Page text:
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I pose these questions; and in posing them here, I replay, at least to some extent, the very violences I am looking to interrogate. In asking the nominative question “who am I, to pose these questions?”, I may expect the vocative retort: “who are you, to pose these questions?” I do not propose to occupy the space to try to argue a right or claim to the space I occupy in writing this – and yet, there is a conundrum here, one that perhaps I can only avoid by not occupying the space.

Why I want to venture into the space, what I want to try to achieve, is briefly to offer a kind of evaluation tool-in-development. I undertake to use the tool-in-development to hold myself to account, for the manner of my venturing into the space, and also in case I should venture into the space again. It’s a measure with which you the reader in turn may hold me to account (and, if it makes any kind of ethical sense, I hope it may be adopted, adapted and developed for others to use). Meanwhile, think of it as a kind of ‘j’accuse’, if you will; with me as the person who stands (self-)accused, in advance.

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I’ve drawn up this tool-in-development in five different dimensions, each relating to an aspect or quality of the authorial interrogation of ‘race’ and power. Under each head, I have offered five positions, expressed as active gerundive verbs to signify the agency of the author in his ethical choices, and in ascending order of ethical value (as I would see it).

The tool-in-development begins with positions (number (1) in each case) that re-assert or replay relations of domination; moving through perhaps less toxic but still distinctly unhelpful moves (2) and (3) in each case) towards a minimum position (4) below which it would be clearly unacceptable to fall and landing with (5) an ethical stance to aspire to in all attempts to address the subject.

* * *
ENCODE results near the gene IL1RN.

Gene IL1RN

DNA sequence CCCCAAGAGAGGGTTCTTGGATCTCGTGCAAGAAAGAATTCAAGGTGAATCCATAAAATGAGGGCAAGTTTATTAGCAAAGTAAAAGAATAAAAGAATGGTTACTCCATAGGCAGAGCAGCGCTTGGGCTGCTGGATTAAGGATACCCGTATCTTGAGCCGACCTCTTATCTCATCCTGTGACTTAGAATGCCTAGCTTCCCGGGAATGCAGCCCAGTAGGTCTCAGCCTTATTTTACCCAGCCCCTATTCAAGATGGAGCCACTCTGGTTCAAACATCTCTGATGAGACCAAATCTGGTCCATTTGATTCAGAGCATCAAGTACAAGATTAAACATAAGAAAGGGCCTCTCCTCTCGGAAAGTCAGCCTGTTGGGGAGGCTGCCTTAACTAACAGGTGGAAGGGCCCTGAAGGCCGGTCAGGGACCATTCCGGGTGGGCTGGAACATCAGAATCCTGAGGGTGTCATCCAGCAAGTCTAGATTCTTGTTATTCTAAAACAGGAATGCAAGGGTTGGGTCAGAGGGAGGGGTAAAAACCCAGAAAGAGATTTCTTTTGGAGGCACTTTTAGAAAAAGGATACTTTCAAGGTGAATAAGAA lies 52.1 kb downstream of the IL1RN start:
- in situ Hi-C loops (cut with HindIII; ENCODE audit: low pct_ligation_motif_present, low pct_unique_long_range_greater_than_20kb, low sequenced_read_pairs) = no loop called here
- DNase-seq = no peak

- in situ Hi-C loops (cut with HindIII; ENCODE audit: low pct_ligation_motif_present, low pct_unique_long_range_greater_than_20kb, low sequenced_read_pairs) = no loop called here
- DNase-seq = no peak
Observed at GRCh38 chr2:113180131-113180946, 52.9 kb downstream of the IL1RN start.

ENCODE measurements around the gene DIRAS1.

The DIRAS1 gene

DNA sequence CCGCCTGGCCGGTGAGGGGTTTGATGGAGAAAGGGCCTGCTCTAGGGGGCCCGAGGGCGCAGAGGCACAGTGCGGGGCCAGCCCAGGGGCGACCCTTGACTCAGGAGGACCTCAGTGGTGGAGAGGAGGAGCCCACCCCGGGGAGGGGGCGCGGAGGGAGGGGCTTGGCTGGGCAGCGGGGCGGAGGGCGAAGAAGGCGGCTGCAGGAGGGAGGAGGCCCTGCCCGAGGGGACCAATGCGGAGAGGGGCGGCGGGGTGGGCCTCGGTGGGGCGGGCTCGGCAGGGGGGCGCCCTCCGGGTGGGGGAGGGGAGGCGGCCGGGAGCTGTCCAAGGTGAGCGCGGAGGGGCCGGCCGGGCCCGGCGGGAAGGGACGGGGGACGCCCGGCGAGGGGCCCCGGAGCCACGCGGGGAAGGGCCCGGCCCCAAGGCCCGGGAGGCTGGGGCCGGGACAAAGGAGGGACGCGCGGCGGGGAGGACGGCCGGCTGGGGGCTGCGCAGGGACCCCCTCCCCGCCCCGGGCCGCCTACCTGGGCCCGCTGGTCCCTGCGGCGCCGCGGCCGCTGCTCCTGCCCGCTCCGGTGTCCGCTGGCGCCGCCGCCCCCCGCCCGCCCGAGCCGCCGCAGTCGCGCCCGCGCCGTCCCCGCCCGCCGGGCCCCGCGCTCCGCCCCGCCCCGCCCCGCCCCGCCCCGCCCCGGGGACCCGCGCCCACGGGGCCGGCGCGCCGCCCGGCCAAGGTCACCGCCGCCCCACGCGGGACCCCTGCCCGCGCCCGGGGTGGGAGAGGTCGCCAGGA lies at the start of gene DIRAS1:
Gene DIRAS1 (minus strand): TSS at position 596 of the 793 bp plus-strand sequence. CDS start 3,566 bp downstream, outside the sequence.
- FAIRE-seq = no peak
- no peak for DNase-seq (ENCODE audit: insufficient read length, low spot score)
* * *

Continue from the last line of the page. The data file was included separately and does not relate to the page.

The first dimension is the way in which, and the extent to which, considerations of ‘race’ and intersectionality are addressed in a piece of writing. To give an example I am not proud of: I have in the past written about reciprocal violence – the violence between in-groups and out-groups – without taking the White minority Global North in-group as an example or epitome of the violent in-group in the paradigm. That would get me a ‘(2)’ (for ‘passively omitting’) if I were to attempt such a thing now.

The second dimension explores the way in which whiteness, White racism and White supremacy are addressed. If it is ever addressed by White authors, or speakers at conferences (like the one I have just been attending) it’s often by way of deploring the fact that there are some very nasty White supremacists over there (in the Deep South, or storming the Capitol, or chanting from the stands at football matches, or taking Farage seriously on Twitter), and ‘we’ should be wary of ‘them’, or their nastiness might somehow ‘catch on’. That would get a (3) (probably rather generously!) for ‘evasively identifying’ White supremacy ‘as a thing in the other’. Hint: if there’s only White faces on the conference Zoom screen, we have ourselves a situation already, dear colleagues….

The third dimension explores the place and presentation of authorial positioning in the writing. In the present piece I have begun with (almost) ‘full disclosure’ of my position writing as a White middle-class male of a certain age; I thereby might (or might not!) merit a ‘(5)’ for ‘foregrounding’ – but had I merely said, at some point along the way, something like ‘I too must check my privilege’, that would get me at best a ‘(3)’ for ‘obliquely alluding to’ positioning as an issue.